Almost 100 north Wales care leavers eligible for basic income pilot scheme
Almost 100 care leavers across the region are eligible to take part in the Wales Basic Income pilot scheme.
The initiative, which was announced by the Welsh Government last week, will see young people leaving care offered a guaranteed income of £1,600 each month, before tax.
From Friday, 1 July, more than 500 people leaving care in Wales will be offered the basic income for two years to support them as they make the transition to adult life.
It is hoped the pilot will “set care leavers on a path to live healthy, happy and fulfilling lives.”
The £20 million pilot, which will run for three years, will be evaluated to “carefully examine its effect on the lives of those involved.”
Local authorities will be involved in supporting care leavers throughout the pilot. Care Cymru will also work with the young people to give them advice on wellbeing, education, employment and help them plan their future after the pilot.
Speaking in the Senedd yesterday (Tuesday 5 July), North Wales MS Carolyn Thomas asked what outcomes is the Welsh Government hoping to achieve from the universal basic income pilot for care leavers in North Wales and how they will be measured.
She added: “Anxiety and money troubles can be all-consuming and prevent people from thriving or living healthy, happy lives.
“Financial stability could mean the difference between care leavers learning new skills, being able to afford to network and socialise and build confidence and be happy.
” It is not always easy to measure these things, but they are incredibly important, nonetheless, particularly for young people, who could really benefit from emotional support and someone they can trust to turn to.
First Minister Mark Drakeford said as part of the scheme, the Welsh Government will be “collecting the lived experience of those young people” to find out how the pilot has benefited them.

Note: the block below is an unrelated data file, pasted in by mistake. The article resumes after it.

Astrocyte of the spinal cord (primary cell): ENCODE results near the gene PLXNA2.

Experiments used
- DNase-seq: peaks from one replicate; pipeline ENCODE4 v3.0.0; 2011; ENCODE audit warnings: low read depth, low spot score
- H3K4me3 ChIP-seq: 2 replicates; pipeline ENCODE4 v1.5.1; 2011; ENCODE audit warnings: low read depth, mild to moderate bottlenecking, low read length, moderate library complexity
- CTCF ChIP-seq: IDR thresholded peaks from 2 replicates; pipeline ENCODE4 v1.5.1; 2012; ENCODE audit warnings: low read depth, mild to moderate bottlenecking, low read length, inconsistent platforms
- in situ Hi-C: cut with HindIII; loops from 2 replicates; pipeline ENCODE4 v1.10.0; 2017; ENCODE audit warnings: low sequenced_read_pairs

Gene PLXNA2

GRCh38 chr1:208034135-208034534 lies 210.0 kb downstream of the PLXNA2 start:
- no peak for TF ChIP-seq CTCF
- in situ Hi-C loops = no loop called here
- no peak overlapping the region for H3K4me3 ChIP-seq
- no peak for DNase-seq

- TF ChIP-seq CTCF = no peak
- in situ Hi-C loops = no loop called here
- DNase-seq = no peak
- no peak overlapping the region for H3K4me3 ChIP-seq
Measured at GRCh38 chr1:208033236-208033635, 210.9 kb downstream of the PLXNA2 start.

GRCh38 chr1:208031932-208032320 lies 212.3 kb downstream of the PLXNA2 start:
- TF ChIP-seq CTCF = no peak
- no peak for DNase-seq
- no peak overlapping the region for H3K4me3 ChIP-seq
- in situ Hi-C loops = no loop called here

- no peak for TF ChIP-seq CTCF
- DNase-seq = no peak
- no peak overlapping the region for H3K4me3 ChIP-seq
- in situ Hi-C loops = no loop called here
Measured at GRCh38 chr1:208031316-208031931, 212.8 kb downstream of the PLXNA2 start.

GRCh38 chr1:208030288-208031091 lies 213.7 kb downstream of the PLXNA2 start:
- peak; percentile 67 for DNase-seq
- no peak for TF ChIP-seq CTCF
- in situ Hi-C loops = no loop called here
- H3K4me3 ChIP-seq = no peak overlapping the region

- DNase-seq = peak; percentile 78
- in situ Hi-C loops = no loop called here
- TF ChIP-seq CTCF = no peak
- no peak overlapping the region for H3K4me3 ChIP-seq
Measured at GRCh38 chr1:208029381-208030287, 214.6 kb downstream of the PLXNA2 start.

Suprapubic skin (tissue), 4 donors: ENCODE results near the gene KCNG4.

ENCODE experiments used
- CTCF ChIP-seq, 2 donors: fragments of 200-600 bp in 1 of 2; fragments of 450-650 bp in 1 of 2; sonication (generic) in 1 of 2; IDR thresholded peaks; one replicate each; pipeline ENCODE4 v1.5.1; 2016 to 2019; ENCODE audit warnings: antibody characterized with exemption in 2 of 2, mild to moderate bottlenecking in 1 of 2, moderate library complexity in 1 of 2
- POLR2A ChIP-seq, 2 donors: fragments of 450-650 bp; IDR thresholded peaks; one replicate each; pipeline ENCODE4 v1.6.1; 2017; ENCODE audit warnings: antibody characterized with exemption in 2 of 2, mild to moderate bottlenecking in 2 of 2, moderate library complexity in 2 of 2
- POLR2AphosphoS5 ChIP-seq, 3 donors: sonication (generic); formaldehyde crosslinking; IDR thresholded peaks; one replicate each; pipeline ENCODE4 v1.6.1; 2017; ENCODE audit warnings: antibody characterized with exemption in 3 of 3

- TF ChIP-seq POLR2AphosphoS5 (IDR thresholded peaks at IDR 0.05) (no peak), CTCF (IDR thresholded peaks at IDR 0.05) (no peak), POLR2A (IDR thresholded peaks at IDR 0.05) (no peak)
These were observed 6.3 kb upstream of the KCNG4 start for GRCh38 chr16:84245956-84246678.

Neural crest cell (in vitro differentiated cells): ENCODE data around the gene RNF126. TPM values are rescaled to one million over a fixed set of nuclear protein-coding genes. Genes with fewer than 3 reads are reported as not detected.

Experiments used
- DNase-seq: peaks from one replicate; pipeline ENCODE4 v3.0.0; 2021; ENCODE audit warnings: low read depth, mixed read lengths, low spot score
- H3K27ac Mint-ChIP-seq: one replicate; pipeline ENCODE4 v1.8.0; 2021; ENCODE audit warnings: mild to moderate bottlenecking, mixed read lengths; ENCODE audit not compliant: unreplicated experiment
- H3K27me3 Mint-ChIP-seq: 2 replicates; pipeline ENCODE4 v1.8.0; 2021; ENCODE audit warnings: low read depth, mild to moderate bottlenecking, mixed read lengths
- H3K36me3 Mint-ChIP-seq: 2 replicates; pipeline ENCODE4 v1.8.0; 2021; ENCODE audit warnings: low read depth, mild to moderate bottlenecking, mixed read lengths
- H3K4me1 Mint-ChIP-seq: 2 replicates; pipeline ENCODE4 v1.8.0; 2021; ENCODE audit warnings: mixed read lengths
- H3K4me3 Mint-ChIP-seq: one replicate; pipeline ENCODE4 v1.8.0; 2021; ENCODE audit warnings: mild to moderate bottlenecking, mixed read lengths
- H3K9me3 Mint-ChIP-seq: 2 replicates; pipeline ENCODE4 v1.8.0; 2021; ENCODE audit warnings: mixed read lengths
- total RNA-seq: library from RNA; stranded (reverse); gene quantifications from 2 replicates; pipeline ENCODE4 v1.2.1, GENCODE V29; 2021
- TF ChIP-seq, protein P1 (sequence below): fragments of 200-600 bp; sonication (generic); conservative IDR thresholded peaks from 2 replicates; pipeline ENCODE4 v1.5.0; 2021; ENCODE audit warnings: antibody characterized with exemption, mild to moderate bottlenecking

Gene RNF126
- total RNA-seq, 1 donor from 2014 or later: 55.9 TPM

Mr Drakeford said: “At the launch event that I attended with my colleague Jane Hutt, I talked there with a young woman who explained to me that she’d left care, she had a flat of her own and the tenancy came to an end, she’d secured another flat, but there was a two-week gap between the flat that she had to leave and the flat that she was going to move into.
“She said to me that other young people who have families behind them wouldn’t need to think about what to do in those circumstances; you know that you can go home for a couple of weeks and you can manage, and then when your new flat is available, you move in.
“For her, it was a disaster; she was homeless when the first flat ended, and by the time the next tenancy became available, her life had been so badly affected by those two weeks with nowhere to go that she wasn’t able to take it up at all. Giving young people a basic income that they know they can rely on will enable them to make different sorts of decisions, investment decisions, in their own future.
“But because this is a vulnerable group of young people, then, in our scheme, they will also have access to regular advice from those people who they know already, who’ve been part of their lives already and will continue to be part of their lives during the pilot period.
“So, when they are making decisions, they will not be making them alone or in isolation, they will be making them alongside the advice and the guidance that they recognise themselves they will need to draw on in order to be able to make the most of the opportunities that are now available to them.
There is an evaluation, a rigorous evaluation schedule that has been agreed for the pilot. It will include qualitative as well as quantitative research.
“We’ll collect the figures, of course, but we will also be collecting the lived experience of those young people in those interviews that allow them to speak for themselves and to make sure that we are able to draw the maximum advantage in terms of learning from the experiment that we will be trying here in Wales.”
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